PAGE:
Sinno, Abdulkader. “Explaining The Taliban’s Ability to Mobilize the Pashtuns,” in Crews, Robert D. and Amin Tarzi (eds). The Taliban and the Crisis of Afghanistan. Cambridge, MA & London: Harvard University Press, 2008. 59-89.

Here We Go Again


I stopped blogging a while ago. The last post here was the one about that talk I went to about the Uighers. I’m not going to go into the wherefores of that here. What I’m going to talk about is why I am going to start writing here again. The reason is two-fold. First, as a place to enhance (or create) a status for myself as an academic (whatever one of those is). Second, I’m going to use it as a place to put all of the research that I find mind-bogglingly interesting into one place, so that I can come back to it again, and so that it doesn’t end up in my dissertation, adding fluff to an already-unbearably-cute thesis.

In an effort to tighten up the thesis, improve my writing, and not have to worry about not telling people about the awesome stuff I’m finding out, I’ll use the blog to write about things that are not directly relevant, but still seriously interesting. There are many of these things. In meetings with my supervisor, he describes me as a distracted (and distractable) puppy, constantly rushing off to the next thing. So, this blog is going to be a place for me to “hide the crazy”. I will keep it reasonably formal, because, really that’s the only way I know to write. (Even when I try fiction it ends up with academic-style introductions: “This story will tell you this, and this and this.” Maybe it’s just my style.)

For instance, yesterday, I was reading about veils. (Part of my thesis is concerned with appreciating cultural differences.) And I learned something fascinating from Aisha Lee Fox Shaheed’s chapter “Dress Codes and Modes,” in Jennifer Heath’s book The Veil. Shaheed makes the point that differences in dress codes have always shocked those not used to them. In British colonial times, when English ladies saw Indian women with bare feet and midriffs (even at the dinner table) they were offended. In the same way, as the clothing restrictions on women lifted after the Victorian era, British women’s décolletages and bare ankles upset the Indian ladies.*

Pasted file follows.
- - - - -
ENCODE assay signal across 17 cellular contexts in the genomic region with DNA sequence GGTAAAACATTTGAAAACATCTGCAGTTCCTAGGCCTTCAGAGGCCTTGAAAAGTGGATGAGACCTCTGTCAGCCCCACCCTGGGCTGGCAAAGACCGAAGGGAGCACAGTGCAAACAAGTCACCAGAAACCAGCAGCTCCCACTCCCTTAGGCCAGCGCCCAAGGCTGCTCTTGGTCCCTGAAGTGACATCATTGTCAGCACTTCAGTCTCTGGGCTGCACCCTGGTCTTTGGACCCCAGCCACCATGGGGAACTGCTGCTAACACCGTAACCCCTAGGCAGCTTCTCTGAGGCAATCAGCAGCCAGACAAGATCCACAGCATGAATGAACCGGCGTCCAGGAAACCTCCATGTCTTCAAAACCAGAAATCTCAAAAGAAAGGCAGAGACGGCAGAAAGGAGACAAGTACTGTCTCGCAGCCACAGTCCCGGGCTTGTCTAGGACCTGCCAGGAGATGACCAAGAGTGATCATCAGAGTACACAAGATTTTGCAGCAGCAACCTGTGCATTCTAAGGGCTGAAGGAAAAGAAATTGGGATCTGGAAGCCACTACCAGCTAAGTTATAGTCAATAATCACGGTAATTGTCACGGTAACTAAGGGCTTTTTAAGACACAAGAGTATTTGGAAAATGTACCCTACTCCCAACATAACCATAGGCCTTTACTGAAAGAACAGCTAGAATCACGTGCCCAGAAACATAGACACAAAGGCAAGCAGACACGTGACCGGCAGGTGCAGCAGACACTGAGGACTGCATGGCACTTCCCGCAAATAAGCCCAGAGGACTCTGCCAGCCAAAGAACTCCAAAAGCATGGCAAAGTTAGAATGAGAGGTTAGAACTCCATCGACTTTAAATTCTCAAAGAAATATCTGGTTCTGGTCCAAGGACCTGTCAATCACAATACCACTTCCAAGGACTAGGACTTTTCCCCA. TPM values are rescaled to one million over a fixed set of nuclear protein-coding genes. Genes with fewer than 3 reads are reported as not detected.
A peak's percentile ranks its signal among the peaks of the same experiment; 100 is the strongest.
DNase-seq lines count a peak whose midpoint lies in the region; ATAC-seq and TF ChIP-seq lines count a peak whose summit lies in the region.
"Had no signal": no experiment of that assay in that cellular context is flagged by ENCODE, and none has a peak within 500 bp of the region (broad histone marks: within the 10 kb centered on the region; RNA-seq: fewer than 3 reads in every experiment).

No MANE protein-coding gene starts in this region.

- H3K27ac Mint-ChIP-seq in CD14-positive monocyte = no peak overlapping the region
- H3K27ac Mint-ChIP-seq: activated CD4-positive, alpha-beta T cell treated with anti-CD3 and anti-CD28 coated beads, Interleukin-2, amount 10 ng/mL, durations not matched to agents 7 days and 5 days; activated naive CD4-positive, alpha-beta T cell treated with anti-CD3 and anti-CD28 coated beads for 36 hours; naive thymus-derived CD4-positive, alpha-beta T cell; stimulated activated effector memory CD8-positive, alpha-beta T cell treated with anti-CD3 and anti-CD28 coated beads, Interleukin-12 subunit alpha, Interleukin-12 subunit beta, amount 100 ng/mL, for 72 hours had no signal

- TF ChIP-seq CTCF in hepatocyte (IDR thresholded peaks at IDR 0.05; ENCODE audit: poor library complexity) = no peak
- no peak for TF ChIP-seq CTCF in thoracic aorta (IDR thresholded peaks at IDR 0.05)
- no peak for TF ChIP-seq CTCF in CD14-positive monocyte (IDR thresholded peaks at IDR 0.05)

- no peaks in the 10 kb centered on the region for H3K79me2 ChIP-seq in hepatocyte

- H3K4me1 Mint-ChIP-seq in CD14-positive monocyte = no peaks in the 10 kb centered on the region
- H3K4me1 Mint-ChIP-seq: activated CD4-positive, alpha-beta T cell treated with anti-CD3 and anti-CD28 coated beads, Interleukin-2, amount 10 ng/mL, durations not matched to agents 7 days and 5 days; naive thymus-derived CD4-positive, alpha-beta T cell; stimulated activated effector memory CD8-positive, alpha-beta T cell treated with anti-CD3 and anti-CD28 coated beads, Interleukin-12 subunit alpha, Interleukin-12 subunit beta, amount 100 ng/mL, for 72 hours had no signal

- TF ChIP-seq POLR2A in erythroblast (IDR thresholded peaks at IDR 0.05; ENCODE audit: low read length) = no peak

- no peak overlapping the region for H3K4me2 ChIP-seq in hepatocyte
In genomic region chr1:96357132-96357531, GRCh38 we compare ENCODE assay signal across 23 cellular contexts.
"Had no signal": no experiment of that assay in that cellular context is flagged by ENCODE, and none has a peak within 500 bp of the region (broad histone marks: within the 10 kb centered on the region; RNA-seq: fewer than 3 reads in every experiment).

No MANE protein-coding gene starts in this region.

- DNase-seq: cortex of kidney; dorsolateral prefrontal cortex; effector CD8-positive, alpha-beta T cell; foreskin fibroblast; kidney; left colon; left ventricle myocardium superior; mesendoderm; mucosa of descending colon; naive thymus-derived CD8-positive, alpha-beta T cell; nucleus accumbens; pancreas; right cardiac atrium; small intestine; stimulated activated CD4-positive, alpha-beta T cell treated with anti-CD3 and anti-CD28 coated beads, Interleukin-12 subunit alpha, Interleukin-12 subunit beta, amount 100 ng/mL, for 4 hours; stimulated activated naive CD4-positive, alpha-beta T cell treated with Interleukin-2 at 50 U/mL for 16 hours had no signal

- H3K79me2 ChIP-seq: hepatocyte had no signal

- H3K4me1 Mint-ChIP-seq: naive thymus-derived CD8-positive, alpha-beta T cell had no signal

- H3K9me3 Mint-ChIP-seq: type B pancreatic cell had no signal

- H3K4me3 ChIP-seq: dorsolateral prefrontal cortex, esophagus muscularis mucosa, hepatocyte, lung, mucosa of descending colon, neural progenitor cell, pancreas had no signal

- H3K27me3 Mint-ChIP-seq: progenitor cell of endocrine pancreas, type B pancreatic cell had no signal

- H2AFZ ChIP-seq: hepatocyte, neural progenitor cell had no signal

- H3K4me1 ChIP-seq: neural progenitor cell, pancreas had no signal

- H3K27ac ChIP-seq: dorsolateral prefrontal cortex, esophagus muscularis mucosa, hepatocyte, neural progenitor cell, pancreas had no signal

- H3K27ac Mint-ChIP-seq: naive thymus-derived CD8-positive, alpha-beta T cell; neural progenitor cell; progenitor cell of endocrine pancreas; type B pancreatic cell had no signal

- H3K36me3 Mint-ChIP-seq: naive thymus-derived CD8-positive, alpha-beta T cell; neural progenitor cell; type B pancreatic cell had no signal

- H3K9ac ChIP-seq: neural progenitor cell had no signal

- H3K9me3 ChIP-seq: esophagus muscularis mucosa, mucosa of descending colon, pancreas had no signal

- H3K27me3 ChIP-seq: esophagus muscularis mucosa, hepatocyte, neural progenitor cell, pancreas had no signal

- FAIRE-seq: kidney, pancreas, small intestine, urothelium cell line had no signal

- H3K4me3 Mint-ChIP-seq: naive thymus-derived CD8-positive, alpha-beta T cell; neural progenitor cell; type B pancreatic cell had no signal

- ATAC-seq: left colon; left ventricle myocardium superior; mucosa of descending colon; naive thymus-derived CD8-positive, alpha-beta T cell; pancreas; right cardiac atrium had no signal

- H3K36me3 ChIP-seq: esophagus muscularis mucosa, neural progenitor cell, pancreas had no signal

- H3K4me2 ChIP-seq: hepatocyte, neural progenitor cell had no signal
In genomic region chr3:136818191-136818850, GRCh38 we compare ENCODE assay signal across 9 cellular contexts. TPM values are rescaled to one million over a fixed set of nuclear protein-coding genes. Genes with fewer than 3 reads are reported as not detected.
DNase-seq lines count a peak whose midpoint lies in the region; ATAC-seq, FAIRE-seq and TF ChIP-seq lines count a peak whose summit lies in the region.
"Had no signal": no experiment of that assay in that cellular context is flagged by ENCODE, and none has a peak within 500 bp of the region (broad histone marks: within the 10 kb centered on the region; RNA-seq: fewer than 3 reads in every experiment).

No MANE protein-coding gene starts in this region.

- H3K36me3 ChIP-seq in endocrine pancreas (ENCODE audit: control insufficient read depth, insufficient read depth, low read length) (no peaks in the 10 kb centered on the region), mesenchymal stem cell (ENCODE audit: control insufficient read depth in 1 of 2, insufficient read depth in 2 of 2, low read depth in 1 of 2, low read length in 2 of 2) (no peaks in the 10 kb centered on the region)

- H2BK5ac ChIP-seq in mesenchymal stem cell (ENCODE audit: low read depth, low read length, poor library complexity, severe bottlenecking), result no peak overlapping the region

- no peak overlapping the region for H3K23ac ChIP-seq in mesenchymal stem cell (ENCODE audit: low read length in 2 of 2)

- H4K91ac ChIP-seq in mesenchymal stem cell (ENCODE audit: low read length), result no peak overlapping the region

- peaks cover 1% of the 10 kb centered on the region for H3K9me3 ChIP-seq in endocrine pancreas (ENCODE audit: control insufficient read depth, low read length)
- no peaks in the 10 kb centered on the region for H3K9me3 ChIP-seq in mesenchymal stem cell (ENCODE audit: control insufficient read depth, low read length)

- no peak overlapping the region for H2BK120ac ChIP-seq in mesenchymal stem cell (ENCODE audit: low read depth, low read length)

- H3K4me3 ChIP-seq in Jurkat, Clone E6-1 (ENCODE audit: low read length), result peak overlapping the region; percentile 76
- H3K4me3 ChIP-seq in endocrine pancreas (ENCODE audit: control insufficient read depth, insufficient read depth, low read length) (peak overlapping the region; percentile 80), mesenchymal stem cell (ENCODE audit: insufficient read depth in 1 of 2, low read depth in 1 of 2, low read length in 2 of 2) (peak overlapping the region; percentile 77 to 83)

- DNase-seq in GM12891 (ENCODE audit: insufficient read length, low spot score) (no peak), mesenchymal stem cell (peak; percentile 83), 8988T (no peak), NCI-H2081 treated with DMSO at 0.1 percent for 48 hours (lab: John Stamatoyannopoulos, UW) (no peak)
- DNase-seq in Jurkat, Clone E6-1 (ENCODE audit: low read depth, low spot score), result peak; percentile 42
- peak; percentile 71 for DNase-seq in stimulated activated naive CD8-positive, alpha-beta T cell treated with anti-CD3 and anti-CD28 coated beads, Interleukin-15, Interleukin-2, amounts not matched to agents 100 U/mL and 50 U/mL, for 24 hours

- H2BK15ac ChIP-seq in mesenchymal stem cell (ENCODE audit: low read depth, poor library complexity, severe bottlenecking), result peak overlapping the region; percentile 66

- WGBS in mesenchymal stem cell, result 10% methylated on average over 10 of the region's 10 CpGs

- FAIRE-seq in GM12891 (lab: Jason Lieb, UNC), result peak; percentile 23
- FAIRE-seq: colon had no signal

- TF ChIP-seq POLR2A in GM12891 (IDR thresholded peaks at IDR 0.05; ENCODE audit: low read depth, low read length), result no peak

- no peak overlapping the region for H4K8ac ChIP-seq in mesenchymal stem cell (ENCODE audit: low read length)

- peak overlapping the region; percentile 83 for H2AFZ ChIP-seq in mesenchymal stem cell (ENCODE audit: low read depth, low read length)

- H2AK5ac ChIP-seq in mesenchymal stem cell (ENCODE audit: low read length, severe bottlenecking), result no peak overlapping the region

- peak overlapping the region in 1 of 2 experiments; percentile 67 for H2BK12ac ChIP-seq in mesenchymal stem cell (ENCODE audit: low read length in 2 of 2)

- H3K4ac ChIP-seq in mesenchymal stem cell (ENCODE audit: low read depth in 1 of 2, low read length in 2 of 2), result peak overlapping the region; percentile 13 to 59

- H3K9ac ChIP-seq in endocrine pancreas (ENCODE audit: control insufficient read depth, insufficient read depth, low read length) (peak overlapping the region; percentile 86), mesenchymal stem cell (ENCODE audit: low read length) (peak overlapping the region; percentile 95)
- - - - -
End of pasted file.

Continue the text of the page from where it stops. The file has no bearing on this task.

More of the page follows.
That’s basically the crux of what I want to get at with my discussion of cultural differences. There are differences between cultures, but that doesn’t mean that one culture is ‘better’ than another. It simply means that they are different. And isn’t it awesome that there is a difference! </puppydog>

I’ll now speak, poetically, if I may, to the first reason behind my ressurecting this old, well-dead horse for another flogging. In an age where publishing models are changing, it’s becoming important for academics (and those of us who aspire to a garret in an ivory tower) to think about their ‘impact’ in different ways. The internet has changed the way that people access, create and supply information, knowledge and creative ideas. That’s a given. What is not changing, are the institutions by which this information (particularly in the academic sphere) is being created.

Certainly there are exceptions to this, but it is by no means the rule. Take for example, the online journalzine, Infinity Journal. Personally, I’ve been subscribing to and reading this journal since its inception. In the latest issue, the editors described the dearth of useable material they had received. (On occasion I have considered submitting to Infinity Journal, but have yet to summon the courage (or to adequately prioritize it).)

However, a recent article on the excellent Kings of War blog has reignited my passion for sharing ideas, and, more specifically, for the ‘medium’ of blogging. So I’m going to give it another go.

Whether I actually keep this up is another matter. Only time, and structured learning (and structured, planned use of my own time) will tell. But I hope that you enjoy reading my diversions. And that they keep the dissertation itself on course.

* See, Fox Shaheed, “Dress Codes and Modes,” in Heath (ed), The Veil, 294.